Transcranial Magnetic Stimulation (TMS)

Transcranial Magnetic Stimulation (TMS) is emerging as a potential treatment for Attention Deficit/Hyperactivity Disorder (ADHD) [12], offering an alternative to conventional medications like stimulants [12]. This non-invasive medical procedure employs magnetic fields to stimulate nerve cells in targeted brain regions.

Conventional medications, such as stimulants, are often used. However, a significant percentage of patients do not respond well to these medications, leading to adverse effects and limitations in their use [12].

Studies, including a randomized controlled trial, suggest that TMS might help improve ADHD symptoms in adolescents who don’t respond well to traditional medications, which often have side effects and limitations [12]. However, there’s a need for more research to confirm how effective, safe, and practical TMS is for treating ADHD in adolescents. The existing literature highlights the importance of informing healthcare providers about TMS as a potential alternative for adolescents dealing with ADHD [12].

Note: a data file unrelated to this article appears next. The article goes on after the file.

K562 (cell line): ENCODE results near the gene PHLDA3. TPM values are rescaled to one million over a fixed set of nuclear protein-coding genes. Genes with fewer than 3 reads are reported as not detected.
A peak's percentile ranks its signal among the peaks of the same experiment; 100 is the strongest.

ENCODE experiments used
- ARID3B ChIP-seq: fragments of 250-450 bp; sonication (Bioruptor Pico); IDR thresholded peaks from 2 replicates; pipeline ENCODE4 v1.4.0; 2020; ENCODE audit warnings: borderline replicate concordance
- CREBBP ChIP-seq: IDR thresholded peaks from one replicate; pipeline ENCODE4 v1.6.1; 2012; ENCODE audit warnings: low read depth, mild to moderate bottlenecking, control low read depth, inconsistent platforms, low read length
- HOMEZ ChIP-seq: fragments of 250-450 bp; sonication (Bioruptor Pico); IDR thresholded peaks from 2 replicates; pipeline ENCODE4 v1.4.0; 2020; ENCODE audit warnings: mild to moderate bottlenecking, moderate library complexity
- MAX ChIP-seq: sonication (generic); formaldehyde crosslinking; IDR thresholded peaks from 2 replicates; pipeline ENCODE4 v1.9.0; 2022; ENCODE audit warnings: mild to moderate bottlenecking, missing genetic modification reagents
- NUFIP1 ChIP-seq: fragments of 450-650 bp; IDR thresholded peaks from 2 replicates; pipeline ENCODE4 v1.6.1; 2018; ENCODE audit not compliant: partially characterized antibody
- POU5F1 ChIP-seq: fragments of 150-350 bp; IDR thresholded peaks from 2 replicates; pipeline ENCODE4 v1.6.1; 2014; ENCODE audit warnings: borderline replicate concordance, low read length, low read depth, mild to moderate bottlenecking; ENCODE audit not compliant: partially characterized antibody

Cognitive behavioral therapy (CBT)

Cognitive-behavioral therapy (CBT) is a type of mental health treatment that focuses on how our thoughts and actions happen in the present moment. Unlike traditional therapies, it doesn’t delve into childhood experiences but looks at the here and now.

CBT originated by combining cognitive therapy, which explores our immediate thoughts, with behavior therapy, which looks at our actions [6]. For adults with ADHD, CBT is applied through programs addressing daily challenges like time management and organization, as well as targeting co-existing anxiety and depression [6].